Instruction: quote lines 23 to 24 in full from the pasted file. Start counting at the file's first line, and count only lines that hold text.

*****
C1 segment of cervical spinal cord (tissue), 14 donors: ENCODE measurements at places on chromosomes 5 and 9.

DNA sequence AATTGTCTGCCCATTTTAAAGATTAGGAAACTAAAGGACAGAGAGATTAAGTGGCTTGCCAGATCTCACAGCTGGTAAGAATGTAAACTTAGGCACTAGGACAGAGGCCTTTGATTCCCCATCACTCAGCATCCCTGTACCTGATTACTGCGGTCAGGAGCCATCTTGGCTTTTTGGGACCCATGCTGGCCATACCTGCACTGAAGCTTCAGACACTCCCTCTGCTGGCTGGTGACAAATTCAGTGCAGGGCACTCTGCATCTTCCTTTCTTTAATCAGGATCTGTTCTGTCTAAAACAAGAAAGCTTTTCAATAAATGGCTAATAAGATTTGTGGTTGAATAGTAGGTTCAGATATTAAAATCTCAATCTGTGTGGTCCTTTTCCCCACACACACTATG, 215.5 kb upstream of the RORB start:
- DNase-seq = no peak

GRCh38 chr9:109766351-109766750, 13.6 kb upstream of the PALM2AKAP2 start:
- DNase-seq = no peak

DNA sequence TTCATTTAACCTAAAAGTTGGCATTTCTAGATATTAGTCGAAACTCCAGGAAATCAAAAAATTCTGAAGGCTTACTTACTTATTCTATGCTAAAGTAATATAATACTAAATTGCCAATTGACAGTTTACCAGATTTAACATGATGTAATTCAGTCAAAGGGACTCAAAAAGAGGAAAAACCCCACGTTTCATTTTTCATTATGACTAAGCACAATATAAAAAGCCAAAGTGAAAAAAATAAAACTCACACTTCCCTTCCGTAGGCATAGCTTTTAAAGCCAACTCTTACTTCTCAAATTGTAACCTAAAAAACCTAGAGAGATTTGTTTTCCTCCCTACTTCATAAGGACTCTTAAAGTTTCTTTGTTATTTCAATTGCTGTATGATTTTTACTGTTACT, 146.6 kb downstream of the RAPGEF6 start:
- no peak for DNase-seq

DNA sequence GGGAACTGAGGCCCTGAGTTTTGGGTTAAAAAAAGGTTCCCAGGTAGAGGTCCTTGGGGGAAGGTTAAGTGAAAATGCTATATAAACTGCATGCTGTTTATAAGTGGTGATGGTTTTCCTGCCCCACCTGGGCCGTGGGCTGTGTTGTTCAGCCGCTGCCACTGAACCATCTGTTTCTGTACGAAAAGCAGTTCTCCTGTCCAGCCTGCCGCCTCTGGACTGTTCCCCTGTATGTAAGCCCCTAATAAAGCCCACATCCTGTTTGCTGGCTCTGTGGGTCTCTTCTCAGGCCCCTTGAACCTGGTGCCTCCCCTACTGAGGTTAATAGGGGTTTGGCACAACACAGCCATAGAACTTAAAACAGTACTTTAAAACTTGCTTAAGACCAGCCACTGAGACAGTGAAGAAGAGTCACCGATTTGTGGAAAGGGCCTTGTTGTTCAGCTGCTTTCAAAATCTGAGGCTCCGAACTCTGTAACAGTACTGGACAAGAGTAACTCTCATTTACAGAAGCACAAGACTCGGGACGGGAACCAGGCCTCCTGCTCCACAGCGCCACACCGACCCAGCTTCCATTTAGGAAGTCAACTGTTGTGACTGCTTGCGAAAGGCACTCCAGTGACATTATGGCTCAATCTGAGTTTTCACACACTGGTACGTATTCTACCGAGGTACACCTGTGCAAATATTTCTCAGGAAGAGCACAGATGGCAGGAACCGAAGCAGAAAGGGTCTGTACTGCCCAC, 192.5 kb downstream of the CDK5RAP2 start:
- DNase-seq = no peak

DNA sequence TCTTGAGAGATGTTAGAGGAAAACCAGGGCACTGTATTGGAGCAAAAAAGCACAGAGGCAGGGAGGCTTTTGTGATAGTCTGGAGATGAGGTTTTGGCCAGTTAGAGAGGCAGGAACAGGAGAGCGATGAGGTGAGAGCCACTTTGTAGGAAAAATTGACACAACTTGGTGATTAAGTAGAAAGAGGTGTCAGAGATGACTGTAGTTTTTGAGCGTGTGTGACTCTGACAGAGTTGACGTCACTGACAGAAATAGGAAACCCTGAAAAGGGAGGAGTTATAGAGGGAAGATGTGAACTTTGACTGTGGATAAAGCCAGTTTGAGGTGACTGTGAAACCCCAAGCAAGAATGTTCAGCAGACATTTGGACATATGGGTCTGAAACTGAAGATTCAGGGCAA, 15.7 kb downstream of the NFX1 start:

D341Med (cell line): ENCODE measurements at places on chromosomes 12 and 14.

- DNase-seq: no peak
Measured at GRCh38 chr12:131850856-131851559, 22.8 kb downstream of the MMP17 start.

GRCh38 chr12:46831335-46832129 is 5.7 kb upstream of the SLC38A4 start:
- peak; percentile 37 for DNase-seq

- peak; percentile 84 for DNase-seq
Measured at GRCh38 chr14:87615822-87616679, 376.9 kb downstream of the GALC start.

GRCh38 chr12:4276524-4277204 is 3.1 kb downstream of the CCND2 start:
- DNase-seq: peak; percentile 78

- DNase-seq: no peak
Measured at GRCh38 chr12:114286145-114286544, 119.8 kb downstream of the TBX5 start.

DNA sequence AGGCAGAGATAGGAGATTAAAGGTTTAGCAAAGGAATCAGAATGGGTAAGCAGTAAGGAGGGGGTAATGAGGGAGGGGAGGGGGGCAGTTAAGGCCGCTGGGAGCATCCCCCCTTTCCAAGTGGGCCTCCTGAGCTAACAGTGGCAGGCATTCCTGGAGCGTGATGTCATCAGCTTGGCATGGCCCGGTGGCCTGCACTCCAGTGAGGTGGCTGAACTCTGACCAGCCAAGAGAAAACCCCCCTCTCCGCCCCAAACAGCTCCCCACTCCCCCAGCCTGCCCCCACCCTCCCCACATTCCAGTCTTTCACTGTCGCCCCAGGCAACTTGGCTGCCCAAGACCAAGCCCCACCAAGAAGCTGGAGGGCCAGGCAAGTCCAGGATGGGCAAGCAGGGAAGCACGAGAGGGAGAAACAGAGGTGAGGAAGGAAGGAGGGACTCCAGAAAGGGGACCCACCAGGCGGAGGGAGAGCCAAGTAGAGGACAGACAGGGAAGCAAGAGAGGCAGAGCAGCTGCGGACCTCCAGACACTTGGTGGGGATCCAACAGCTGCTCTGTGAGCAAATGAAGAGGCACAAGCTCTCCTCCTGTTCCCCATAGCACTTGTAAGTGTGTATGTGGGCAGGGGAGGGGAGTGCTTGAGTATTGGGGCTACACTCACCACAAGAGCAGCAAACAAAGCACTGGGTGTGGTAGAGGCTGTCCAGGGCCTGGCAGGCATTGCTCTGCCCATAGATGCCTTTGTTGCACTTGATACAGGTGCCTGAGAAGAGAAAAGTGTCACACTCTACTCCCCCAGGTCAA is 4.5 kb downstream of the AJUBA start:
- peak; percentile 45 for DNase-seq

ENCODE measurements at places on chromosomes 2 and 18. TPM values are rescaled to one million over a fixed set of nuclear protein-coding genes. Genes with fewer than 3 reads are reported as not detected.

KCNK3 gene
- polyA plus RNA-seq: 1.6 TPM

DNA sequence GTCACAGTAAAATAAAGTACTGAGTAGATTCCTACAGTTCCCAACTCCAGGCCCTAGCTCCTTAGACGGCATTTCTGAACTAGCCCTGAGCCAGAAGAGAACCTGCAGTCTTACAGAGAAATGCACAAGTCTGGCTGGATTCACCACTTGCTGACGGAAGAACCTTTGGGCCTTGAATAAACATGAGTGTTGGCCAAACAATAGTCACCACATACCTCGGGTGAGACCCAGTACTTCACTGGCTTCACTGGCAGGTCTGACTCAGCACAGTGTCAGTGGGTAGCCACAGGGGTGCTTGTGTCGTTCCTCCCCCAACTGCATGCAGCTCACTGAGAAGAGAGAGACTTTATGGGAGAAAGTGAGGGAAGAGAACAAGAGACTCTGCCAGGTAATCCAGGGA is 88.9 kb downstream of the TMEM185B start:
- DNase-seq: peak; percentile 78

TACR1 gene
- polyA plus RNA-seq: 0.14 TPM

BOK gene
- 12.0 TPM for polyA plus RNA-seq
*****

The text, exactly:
- peak; percentile 45 for DNase-seq

ENCODE measurements at places on chromosomes 2 and 18. TPM values are rescaled to one million over a fixed set of nuclear protein-coding genes. Genes with fewer than 3 reads are reported as not detected.